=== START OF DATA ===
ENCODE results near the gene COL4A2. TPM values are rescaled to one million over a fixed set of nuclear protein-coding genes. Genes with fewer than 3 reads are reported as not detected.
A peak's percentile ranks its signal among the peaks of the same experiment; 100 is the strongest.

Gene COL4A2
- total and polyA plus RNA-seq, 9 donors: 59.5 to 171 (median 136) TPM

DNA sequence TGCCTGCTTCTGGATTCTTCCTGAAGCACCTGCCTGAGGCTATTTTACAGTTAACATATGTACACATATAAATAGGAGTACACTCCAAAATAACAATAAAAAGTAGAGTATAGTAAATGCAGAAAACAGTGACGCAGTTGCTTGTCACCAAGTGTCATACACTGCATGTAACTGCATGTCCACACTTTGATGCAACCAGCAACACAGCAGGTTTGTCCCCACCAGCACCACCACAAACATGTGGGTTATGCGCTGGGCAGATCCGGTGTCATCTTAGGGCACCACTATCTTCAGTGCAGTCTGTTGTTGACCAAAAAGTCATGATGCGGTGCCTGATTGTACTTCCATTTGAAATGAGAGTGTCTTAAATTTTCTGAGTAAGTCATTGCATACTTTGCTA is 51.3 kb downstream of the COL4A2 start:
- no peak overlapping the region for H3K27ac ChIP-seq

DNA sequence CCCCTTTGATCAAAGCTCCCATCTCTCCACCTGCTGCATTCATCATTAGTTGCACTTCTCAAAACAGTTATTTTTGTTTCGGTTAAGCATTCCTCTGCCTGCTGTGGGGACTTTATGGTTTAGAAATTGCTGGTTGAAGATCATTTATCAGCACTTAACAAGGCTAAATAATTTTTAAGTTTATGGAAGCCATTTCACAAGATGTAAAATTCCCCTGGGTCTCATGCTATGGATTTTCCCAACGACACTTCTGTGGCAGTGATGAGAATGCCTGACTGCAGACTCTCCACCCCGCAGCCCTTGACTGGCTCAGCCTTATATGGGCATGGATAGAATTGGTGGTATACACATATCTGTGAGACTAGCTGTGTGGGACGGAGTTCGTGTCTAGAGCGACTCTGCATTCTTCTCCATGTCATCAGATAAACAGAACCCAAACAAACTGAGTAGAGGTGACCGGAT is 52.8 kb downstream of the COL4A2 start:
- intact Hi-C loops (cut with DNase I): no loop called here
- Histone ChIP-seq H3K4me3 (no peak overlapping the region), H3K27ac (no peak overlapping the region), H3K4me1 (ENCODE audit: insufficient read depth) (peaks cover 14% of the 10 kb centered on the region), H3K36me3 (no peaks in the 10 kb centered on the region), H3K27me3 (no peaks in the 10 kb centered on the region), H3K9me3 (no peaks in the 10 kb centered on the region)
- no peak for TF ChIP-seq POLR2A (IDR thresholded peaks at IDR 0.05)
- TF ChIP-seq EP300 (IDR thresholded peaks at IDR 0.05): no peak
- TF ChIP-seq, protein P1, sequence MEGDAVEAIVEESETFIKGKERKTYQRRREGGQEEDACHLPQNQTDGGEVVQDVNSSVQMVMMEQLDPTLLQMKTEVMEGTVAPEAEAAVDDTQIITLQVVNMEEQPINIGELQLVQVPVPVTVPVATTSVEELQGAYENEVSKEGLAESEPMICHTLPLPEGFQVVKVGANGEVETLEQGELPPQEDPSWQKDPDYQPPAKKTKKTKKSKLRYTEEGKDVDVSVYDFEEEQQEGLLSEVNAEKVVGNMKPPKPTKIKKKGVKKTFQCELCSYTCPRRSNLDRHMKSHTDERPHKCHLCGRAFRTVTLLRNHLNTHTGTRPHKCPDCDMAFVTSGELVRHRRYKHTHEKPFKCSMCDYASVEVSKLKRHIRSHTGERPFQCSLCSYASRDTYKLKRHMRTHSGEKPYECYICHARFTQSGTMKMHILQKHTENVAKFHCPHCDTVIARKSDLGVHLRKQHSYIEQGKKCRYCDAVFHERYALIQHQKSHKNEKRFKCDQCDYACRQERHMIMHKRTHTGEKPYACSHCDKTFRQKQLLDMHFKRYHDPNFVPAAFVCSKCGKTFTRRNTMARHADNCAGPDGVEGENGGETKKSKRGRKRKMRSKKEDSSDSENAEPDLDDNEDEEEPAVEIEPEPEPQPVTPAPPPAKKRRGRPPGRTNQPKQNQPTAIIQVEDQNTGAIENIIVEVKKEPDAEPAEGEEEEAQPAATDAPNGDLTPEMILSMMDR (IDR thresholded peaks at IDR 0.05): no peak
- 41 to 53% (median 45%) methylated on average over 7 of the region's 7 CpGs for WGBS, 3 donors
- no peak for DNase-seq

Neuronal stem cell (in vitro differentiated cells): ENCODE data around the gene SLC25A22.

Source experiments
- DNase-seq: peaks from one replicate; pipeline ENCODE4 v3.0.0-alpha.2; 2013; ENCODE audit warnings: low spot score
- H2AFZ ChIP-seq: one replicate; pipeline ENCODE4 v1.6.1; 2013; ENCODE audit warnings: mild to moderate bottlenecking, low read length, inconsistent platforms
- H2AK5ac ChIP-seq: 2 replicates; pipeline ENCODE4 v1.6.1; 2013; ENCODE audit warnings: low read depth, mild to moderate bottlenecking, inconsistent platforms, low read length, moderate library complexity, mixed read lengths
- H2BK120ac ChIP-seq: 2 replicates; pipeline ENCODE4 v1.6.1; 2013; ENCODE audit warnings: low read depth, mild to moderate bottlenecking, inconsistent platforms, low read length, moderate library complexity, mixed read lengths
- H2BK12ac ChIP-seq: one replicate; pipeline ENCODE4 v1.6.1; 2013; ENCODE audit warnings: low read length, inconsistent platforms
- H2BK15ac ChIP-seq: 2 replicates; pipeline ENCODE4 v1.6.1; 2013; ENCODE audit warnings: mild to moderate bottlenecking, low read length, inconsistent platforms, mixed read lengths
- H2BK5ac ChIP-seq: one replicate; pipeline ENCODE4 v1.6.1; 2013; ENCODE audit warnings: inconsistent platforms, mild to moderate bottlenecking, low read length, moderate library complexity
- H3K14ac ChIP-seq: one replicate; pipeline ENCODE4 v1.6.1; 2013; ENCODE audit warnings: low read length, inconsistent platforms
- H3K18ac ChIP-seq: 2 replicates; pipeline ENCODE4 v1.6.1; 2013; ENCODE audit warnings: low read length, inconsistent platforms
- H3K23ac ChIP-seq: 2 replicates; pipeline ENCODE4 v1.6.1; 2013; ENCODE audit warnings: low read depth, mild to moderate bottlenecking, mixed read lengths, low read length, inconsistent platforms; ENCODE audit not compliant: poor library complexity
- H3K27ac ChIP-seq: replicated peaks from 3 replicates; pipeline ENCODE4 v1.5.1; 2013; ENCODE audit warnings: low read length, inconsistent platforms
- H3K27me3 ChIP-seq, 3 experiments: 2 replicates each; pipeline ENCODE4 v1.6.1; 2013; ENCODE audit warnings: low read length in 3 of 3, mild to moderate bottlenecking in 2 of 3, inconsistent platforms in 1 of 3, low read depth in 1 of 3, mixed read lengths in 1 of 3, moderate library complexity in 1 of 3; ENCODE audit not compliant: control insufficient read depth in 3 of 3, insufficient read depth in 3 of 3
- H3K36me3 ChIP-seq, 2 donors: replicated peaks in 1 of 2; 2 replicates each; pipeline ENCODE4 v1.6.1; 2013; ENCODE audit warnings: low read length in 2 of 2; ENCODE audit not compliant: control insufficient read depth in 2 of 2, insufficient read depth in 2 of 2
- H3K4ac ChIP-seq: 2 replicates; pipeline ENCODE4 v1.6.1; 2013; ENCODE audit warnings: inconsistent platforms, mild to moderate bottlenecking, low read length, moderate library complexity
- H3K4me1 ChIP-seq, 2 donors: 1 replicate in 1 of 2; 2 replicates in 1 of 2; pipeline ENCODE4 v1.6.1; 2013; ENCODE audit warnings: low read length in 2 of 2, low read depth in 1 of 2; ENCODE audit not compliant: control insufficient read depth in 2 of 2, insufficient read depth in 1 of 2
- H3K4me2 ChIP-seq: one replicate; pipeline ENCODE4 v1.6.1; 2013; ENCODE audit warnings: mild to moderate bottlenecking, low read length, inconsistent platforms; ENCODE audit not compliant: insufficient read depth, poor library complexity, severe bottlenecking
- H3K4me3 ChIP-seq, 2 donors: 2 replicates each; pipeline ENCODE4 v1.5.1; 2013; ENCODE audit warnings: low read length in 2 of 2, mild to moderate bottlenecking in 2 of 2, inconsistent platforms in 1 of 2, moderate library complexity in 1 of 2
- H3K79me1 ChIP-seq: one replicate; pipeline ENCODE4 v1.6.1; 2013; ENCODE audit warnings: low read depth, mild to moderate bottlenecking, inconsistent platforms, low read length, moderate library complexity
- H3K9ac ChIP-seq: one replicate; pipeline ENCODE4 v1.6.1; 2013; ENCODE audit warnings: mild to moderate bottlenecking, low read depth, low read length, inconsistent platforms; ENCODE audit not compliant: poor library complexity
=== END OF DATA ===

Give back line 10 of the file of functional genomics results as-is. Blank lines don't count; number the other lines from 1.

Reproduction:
- no peak for TF ChIP-seq POLR2A (IDR thresholded peaks at IDR 0.05)